</DataItem>
</DataItem>

This DataItem is a tree with three children. The first child is another tree that contains a collection of two uniform DataItem elements. The second child is a collection with two uniform DataItem elements. The third child is a uniform DataItem.

HyperSlab

A HyperSlab specifies a subset of some other DataItem. The slab is specified by giving the start, stride, and count of the values in each of the target DataItem dimensions. For example, given a dataset MyData.h5:/XYZ that is 100x200x300x3, we could describe a region starting at [0,0,0,0], ending at [50, 100, 150, 2] that includes every other plane of data with the HyperSlab DataItem

<DataItem ItemType="HyperSlab"
          Dimensions="25 50 75 3"
          Type="HyperSlab">
    <DataItem Dimensions="3 4" 
              Format="XML">
        0 0 0 0 
        2 2 2 1 
        25 50 75 3
    </DataItem>
    <DataItem
        Name="Points"
        Dimensions="100 200 300 3"
        Format="HDF">
        MyData.h5:/XYZ
    </DataItem>
</DataItem>

Notice that the first DataItem specified Start, Stride and Count for each dimension of the second DataItem.

Coordinate

Suppose, instead that we only wish to specify the first Y data value from the DataItem and the last X value. This can be accomplished by providing the parametric coordinates of the desired values and using the Coordinates ItemType.

<DataItem ItemType="Coordinate"
          Dimensions="2"
          Type="Coordinate">
    <DataItem Dimensions="2 4"
              Format="XML">
        0 0 0 1
        99 199 299 0
    </DataItem>
    <DataItem Name="Points"
              Dimensions="100 200 300 3"
              Format="HDF">
        MyData.h5:/XYZ
    </DataItem>
</DataItem>

The first Y value is index 1 of item 0,0,0 while the last X value is index 0 of item 99, 199, 299. The dimensionality of the specified coordinates must match that of the target DataItem.

Function

Function ItemType specifies some operation on the children DataItem elements. The elements are referenced by $X where X is the zero based index of the child. For example, the following DataItem would add the two children DataItem elements together in a value by value operation resulting in the values 5.1, 7.2 and 9.3 :

<DataItem ItemType="Function" 
          Function="$0 + $1"
          Dimensions="3">
    <DataItem Dimensions="3">
        1.0 2.0 3.0
    </DataItem>
    <DataItem Dimensions="3">
        4.1 5.2 6.3
    </DataItem>
</DataItem>

The function description can be arbitrarily complex and contain SIN, COS, TAN, ACOS, ASIN, ATAN, LOG, EXP, ABS, and SQRT. In addition, there are the JOIN() and WHERE() expressions. JOIN can concatenate or interlace arrays while WHERE() can extract values where some condition is true. In the following examples we take advantage of the XPath facility to reference DataItem elements that have been previously specified :

Add the value 10 to every element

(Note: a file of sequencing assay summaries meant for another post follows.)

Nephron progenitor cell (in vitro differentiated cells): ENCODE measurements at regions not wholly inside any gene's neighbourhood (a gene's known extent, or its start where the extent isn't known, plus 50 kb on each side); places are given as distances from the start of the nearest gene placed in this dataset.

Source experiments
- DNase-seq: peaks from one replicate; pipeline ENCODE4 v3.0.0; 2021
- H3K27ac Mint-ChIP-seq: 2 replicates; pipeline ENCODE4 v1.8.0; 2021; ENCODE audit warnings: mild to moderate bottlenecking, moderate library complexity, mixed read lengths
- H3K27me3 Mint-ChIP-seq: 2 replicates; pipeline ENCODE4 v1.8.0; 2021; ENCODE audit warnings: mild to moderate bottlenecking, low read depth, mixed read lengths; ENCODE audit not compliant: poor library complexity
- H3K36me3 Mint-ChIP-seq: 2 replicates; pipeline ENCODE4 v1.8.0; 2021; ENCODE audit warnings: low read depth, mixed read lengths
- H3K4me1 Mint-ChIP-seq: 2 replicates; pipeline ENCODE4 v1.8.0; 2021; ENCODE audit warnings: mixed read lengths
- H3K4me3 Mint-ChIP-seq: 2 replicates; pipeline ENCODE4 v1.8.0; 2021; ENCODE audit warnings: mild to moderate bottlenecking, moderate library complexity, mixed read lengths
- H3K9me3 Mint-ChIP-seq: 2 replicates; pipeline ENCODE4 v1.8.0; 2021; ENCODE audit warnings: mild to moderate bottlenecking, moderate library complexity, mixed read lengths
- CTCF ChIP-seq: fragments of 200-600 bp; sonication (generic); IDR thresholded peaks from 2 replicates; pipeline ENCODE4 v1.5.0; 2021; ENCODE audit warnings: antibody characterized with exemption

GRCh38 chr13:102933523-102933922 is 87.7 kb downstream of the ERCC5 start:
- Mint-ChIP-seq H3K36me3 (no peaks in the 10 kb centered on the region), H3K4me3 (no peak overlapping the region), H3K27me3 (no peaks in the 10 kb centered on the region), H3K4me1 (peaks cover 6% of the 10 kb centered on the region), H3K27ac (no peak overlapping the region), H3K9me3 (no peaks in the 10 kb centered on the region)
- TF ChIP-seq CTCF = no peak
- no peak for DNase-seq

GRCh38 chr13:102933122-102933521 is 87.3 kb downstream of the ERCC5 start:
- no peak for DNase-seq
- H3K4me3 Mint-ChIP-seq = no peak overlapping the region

<DataItem Name="MyFunction" 
          ItemType="Function"
          Function="10 + $0">
    <DataItem Reference="/Xdmf/DataItem[1]" />
</DataItem> 

Multiply two arrays (element by element) and take the absolute value

<DataItem ItemType="Function"
          Function="ABS($0 * $1)">
    <DataItem Reference="/Xdmf/DataItem[1]" />
    <DataItem Reference="/Xdmf/DataItem[2]" />
</DataItem>

Select element 5 thru 15 from the first DataItem

<DataItem ItemType="Function"
          Function="$0[5:15]">
    <DataItem Reference="/Xdmf/DataItem[1]" />
</DataItem>

Concatenate two arrays

<DataItem ItemType="Function"
          Function="JOIN($0 ; $1)">
    <DataItem Reference="/Xdmf/DataItem[1]" />
    <DataItem Reference="/Xdmf/DataItem[2]" />
</DataItem>

Interlace 3 arrays (Useful for describing vectors from scalar data)

<DataItem ItemType="Function"
          Function="JOIN($0 , $1, $2)">
    <DataItem Reference="/Xdmf/DataItem[1]" />
    <DataItem Reference="/Xdmf/DataItem[2]" /> 
    <DataItem Reference="/Xdmf/DataItem[3]" />
</DataItem>

Grid

The DataItem element is used to define the data format portion of XDMF. It is sufficient to specify fairly complex data structures in a portable manner. The data model portion of XDMF begins with the Grid element. A Grid is a container for information related to 2D and 3D points, structured or unstructured connectivity, and assigned values.

The Grid element now has a GridType attribute. Valid GridTypes are :

  1. Uniform - a homogeneous single grid (i.e. a pile of triangles)
  2. Collection - an array of Uniform grids all with the same Attributes
  3. Tree - a hierarchical group
  4. SubSet - a portion of another Grid

Uniform, Collection, and Tree

Uniform Grid elements are the simplest type and must contain a Topology and Geometry element. If GridType is Collection, a CollectionType can be specified as either "Spatial" or "Temporal". Just like the DataItem element, Tree and Collection Grid elements contain other Grid elements as children:

<Grid Name="Car Wheel" GridType="Tree">